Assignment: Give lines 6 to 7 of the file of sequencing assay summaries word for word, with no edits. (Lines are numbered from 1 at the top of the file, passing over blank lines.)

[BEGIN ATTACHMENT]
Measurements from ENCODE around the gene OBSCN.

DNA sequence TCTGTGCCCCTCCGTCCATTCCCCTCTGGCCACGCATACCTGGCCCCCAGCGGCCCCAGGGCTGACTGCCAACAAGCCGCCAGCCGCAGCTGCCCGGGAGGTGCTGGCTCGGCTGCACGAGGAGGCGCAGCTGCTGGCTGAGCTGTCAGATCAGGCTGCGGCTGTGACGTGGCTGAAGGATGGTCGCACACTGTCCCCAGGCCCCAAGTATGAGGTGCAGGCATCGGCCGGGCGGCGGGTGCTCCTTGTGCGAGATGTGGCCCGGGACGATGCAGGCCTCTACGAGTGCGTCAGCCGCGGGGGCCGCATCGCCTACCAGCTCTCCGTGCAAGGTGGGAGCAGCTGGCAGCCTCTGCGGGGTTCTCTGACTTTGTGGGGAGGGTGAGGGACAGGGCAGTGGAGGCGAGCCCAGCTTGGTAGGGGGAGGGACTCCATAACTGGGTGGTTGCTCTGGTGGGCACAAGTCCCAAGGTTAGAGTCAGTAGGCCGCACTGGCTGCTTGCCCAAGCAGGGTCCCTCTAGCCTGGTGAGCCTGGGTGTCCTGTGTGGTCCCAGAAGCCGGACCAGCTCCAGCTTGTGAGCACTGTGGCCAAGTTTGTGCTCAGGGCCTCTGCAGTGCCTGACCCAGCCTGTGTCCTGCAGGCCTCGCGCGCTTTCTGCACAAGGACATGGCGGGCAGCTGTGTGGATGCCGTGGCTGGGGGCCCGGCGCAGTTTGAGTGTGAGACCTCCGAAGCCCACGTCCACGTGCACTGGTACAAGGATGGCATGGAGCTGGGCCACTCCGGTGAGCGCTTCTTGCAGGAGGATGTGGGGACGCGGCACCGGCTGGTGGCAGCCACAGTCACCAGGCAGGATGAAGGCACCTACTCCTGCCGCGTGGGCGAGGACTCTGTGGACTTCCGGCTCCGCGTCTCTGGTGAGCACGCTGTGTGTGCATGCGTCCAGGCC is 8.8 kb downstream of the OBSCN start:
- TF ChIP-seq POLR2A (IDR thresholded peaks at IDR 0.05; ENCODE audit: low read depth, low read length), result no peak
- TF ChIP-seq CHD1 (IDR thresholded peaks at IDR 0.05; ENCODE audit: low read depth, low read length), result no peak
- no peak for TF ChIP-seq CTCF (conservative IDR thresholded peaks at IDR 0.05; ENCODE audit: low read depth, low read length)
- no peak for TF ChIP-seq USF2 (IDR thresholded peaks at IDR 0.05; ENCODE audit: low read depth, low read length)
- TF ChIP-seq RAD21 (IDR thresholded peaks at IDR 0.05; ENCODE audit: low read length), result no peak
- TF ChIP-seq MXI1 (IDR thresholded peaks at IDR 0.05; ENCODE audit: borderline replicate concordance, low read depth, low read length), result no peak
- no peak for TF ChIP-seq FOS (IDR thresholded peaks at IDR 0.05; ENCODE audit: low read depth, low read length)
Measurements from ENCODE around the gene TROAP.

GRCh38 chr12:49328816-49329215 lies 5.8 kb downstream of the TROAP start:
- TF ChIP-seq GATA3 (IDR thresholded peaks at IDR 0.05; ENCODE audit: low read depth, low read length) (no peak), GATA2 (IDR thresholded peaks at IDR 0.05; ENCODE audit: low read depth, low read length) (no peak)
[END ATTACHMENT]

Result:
- no peak for TF ChIP-seq USF2 (IDR thresholded peaks at IDR 0.05; ENCODE audit: low read depth, low read length)
- TF ChIP-seq RAD21 (IDR thresholded peaks at IDR 0.05; ENCODE audit: low read length), result no peak